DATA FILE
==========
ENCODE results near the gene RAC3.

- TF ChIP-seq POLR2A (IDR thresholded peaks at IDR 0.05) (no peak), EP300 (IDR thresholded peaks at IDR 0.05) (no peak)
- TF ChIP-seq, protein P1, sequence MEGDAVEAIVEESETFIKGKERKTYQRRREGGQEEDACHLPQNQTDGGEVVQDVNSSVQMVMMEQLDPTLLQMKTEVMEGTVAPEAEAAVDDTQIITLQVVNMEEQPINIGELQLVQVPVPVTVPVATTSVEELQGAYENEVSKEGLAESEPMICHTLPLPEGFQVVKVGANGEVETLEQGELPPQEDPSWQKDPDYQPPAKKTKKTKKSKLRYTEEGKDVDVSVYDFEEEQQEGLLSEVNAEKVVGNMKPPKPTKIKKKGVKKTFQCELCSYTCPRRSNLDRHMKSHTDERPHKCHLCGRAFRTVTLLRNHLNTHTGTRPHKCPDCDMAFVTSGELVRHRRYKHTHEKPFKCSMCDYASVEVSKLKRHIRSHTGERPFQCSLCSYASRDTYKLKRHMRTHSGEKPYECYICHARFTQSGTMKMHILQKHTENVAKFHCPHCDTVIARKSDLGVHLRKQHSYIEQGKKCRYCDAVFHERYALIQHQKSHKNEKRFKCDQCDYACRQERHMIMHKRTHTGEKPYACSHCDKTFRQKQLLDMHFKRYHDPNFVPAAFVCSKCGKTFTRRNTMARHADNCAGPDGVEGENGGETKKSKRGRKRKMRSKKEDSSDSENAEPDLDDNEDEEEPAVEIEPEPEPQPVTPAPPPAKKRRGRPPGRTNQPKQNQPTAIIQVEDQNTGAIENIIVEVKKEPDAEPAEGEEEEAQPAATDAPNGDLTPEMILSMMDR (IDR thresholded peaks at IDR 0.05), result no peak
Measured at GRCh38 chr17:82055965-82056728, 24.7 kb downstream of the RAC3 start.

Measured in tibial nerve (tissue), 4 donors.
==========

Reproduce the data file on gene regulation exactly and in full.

ENCODE results near the gene RAC3.

- TF ChIP-seq POLR2A (IDR thresholded peaks at IDR 0.05) (no peak), EP300 (IDR thresholded peaks at IDR 0.05) (no peak)
- TF ChIP-seq, protein P1, sequence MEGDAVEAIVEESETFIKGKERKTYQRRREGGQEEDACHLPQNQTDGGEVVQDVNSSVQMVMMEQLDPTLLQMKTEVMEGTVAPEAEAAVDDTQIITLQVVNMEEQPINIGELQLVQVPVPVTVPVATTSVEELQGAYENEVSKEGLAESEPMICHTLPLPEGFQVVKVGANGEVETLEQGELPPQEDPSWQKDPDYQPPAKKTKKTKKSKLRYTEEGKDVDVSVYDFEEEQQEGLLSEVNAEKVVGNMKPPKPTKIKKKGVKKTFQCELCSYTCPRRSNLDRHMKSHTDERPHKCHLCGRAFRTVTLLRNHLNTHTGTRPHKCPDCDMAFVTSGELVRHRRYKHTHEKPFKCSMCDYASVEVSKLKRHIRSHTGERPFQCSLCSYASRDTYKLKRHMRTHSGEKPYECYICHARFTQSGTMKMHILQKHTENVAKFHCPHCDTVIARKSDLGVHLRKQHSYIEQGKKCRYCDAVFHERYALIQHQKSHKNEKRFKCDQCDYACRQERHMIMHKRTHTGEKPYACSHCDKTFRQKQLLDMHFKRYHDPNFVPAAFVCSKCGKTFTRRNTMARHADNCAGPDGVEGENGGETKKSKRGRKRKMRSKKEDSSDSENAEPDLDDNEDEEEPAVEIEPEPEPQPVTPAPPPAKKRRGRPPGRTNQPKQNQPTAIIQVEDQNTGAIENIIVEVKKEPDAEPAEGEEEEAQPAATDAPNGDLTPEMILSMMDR (IDR thresholded peaks at IDR 0.05), result no peak
Measured at GRCh38 chr17:82055965-82056728, 24.7 kb downstream of the RAC3 start.

Measured in tibial nerve (tissue), 4 donors.